Phnom Penh, December 17, 2018
—IFC, a member of the World Bank Group, has invested $20 million equivalent in riel-denominated bonds issued by Cambodian microfinance institution Hattha Kaksekar Limited (HKL). The investment helps create a domestic corporate bond market and allows HKL to expand its local currency lending to micro and small businesses, including farmers and women entrepreneurs.
Access to finance is a major obstacle to doing business in Cambodia, as the financing gap for micro, small and medium enterprises is estimated to represent as much as 21 percent of the country’s gross domestic product. Moreover, the dominance of the U.S. dollar in the economy has left smaller, rural businesses - which rely heavily on the riel local currency - particularly vulnerable to potential currency fluctuations.
Within this context, HKL as the third largest micro lender in Cambodia became the first firm to issue and list its riel-dominated corporate bonds on the Cambodia Securities Exchange (on December 5). Out of 1.2 million three-year tenor bonds worth 120 billion riels ($30 million equivalent), IFC bought 800,000 bonds. The funds will help HKL offer thousands of additional loans, with majority of them to women.
“The listing gives us greater ability to expand our riel lending to rural micro, small and medium enterprises, including women entrepreneurs, and to upgrade to new technology in our operations for the convenience of our customers,” said HKL’s president and CEO Hout Ieng Tong. “This means we will be able to help them reach their full potential and deliver greater prosperity to rural communities, and at the same time grow our own business.”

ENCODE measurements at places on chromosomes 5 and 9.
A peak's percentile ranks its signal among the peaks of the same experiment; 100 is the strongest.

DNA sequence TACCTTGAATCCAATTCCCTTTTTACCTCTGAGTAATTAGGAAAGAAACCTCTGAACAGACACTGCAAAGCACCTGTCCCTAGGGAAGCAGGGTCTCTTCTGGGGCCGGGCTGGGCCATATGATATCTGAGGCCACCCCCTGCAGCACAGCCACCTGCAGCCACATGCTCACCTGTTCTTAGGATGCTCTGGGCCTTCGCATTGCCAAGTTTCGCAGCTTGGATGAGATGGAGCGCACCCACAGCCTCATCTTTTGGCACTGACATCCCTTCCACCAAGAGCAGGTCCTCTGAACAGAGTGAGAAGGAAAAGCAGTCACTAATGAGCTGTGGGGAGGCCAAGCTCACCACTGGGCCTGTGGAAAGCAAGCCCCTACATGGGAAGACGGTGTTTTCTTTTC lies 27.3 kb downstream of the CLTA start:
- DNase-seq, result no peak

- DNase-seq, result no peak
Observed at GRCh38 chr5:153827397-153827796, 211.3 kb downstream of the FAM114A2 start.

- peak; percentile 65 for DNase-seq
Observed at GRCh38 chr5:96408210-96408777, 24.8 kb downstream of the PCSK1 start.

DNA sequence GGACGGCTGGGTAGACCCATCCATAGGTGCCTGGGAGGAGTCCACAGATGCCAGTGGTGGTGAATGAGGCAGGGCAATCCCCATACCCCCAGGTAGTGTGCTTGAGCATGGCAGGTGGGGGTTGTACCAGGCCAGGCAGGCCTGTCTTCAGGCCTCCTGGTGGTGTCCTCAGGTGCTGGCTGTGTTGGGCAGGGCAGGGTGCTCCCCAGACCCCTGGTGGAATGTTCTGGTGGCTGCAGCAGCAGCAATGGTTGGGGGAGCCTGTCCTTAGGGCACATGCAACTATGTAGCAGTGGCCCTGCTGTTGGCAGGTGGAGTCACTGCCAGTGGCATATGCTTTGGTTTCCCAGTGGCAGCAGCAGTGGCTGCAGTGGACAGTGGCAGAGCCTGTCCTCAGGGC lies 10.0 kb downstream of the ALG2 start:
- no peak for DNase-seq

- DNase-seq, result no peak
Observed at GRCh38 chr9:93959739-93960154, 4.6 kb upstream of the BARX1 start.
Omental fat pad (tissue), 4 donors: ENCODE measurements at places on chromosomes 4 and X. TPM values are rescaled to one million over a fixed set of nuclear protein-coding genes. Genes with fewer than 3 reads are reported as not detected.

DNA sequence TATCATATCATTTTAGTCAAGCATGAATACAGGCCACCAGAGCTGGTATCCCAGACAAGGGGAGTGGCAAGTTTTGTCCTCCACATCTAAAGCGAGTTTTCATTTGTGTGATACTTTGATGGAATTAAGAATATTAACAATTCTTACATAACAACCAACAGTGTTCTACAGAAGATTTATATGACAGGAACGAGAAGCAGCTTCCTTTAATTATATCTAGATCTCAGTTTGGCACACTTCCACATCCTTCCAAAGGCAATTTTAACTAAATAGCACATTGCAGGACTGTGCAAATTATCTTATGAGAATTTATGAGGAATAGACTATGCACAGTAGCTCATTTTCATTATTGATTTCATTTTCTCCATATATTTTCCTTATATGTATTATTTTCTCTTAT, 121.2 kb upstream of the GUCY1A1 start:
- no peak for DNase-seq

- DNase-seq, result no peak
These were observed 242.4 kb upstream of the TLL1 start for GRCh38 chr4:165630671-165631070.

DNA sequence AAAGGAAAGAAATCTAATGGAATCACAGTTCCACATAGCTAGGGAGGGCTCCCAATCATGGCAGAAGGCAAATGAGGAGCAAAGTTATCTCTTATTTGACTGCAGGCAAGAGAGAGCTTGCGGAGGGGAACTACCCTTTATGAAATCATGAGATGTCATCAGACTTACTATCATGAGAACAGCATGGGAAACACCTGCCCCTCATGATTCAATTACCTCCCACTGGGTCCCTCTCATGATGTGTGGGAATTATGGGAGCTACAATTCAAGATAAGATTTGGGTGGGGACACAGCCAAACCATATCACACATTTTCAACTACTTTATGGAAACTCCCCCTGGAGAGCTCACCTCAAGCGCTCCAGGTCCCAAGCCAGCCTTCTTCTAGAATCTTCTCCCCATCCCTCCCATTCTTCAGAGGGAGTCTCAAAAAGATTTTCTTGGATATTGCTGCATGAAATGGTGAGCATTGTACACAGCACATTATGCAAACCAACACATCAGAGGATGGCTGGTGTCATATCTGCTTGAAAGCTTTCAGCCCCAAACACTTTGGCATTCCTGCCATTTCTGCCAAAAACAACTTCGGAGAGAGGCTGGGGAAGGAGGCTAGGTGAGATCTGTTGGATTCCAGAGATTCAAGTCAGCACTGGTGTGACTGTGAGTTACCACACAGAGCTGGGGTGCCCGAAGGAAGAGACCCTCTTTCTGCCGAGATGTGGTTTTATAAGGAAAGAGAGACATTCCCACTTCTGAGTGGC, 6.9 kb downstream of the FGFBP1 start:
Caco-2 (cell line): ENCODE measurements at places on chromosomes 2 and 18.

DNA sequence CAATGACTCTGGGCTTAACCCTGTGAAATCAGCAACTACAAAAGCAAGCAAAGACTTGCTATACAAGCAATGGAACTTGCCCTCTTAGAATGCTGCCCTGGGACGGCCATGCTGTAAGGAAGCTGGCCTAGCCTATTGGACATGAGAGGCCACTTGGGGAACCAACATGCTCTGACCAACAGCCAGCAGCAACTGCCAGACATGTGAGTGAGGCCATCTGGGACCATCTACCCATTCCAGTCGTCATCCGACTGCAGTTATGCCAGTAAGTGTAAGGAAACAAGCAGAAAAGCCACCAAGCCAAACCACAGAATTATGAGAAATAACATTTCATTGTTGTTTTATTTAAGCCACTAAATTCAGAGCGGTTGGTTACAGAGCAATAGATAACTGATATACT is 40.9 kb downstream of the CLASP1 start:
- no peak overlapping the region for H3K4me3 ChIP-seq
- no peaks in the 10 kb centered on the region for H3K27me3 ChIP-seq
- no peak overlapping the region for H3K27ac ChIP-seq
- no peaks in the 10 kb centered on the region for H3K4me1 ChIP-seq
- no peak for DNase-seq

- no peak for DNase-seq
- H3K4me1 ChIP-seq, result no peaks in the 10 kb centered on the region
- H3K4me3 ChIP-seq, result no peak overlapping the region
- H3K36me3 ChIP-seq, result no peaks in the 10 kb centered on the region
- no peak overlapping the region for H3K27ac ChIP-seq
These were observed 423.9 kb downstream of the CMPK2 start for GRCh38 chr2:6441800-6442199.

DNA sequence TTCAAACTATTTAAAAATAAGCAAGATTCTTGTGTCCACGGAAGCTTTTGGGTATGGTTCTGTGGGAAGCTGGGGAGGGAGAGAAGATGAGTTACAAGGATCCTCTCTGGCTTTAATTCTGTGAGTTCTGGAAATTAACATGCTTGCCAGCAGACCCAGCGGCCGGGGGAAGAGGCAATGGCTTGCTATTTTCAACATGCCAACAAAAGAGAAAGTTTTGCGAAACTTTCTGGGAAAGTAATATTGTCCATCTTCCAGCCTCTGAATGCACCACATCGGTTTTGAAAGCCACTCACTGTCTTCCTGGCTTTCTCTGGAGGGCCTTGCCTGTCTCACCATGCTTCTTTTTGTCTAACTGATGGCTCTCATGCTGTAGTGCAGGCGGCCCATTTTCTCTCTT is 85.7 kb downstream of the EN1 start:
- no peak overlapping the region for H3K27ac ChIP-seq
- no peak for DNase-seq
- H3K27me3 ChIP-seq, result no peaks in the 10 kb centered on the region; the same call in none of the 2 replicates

IFC investment was supported by the International Development Association’s Private Sector Window, a new initiative to catalyze private sector investment and create jobs in the IDA countries. The facility enabled IFC to provide medium-term, local currency funding at a local market rate to allow HKL to provide affordable loans to rural borrowers. This will not only expand local currency access for farmers and small business owners, it also sends a confident signal to help Cambodia develop local currency funding over the long-term.
“This country’s first-ever bond issuance is a milestone in the development of Cambodia’s debt capital markets and a sign of confidence in the country’s banking and financial sector,” said Kyle Kelhofer, IFC Country Manager for Cambodia, Lao PDR and Vietnam. “IFC is pleased to participate as an anchor investor in this issuance and we will continue working with key stakeholders and market participants to establish the debt capital market in Cambodia, helping mobilize funding to fuel economic growth, job creation and shared prosperity.”
IFC—a sister organization of the World Bank and member of the World Bank Group—is the largest global development institution focused on the private sector in emerging markets. We work with more than 2,000 businesses worldwide, using our capital, expertise, and influence to create markets and opportunities in the toughest areas of the world. In fiscal year 2018, we delivered more than $23 billion in long-term financing for developing countries, leveraging the power of the private sector to end extreme poverty and boost shared prosperity. For more information, visit